BY JOHN FUND – Democrats on the Senate Judiciary Committee thought they’d bagged a big trophy last week by getting Charles Fried, a prominent professor at Harvard Law School and a top Justice Department official in the Reagan administration, to testify in favor of the constitutionality of ObamaCare.
But Mr. Fried turned in a mixed performance. He said he was “certain” that the law’s mandate requiring individuals to buy health insurance was within Congress’s authority. But he had doubts that the law’s provisions mandating states to dramatically increase spending on Medicaid could pass constitutional muster.
In addition, Mr. Fried’s defense of the individual mandate wasn’t particularly comforting to Americans worried about oppressive federal power. Sen. Dick Durbin, the Democratic chairman of Judiciary’s Constitution subcommittee, asked him about concerns that, if the law were upheld, the government could “require me to have a membership in a gym or eat vegetables.”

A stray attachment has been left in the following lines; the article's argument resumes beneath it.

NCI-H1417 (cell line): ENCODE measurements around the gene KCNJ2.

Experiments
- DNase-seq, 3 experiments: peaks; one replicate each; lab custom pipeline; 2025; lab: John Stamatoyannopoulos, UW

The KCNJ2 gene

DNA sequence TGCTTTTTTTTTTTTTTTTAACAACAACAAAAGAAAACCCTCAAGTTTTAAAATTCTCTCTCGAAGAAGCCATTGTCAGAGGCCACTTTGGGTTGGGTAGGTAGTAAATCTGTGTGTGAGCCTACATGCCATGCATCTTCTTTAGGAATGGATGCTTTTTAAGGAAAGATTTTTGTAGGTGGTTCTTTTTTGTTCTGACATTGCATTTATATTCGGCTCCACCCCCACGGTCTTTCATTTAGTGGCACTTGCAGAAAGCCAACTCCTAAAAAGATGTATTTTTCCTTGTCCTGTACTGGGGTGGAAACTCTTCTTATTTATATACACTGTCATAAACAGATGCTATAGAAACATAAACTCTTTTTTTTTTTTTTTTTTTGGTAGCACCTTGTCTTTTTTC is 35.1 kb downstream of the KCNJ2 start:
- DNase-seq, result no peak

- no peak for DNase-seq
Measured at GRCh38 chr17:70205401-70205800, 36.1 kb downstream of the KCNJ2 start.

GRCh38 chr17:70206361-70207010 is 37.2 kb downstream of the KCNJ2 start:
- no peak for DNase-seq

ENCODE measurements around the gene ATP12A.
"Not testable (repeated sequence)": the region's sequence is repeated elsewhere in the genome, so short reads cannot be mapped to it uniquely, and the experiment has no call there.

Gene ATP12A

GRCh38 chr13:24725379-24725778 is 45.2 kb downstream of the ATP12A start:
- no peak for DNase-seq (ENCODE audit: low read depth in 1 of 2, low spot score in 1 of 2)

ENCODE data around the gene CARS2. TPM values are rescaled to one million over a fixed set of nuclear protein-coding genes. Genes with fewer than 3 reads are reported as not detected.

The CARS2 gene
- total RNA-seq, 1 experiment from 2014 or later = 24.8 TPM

Mr. Fried replied that he thought it would be “an invasion of personal liberty” to have “forced feeding” of vegetables, but that “making you pay for them” or for a gym membership would be a perfectly acceptable under the Constitution, even if it might be bad public policy.
The professor also demonstrated just how far he has strayed from his previous reputation as a libertarian on judicial matters. He argued that regulating economic inactivity, as the health-care mandate does, is within the power of Congress. “Even if the regulation of inactivity — if that is what it is — is a novelty, its novelty does not count against it,” he said. “Many — maybe most — regulations of commerce have some aspect of novelty about them.”
Of course, there also was an element of novelty in having Ronald Reagan’s solicitor general testify on behalf of ObamaCare’s constitutionality. But the Charles Fried of today isn’t quite the man the Gipper appointed a quarter century ago. In 2008, Mr. Fried endorsed Barack Obama for president.